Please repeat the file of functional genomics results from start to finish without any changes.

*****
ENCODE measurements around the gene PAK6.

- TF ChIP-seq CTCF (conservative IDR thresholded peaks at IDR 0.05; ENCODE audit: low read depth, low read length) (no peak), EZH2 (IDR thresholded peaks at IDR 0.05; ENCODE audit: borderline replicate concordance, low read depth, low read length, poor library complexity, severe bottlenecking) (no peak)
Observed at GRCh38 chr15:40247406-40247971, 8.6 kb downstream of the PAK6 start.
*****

ENCODE measurements around the gene PAK6.

- TF ChIP-seq CTCF (conservative IDR thresholded peaks at IDR 0.05; ENCODE audit: low read depth, low read length) (no peak), EZH2 (IDR thresholded peaks at IDR 0.05; ENCODE audit: borderline replicate concordance, low read depth, low read length, poor library complexity, severe bottlenecking) (no peak)
Observed at GRCh38 chr15:40247406-40247971, 8.6 kb downstream of the PAK6 start.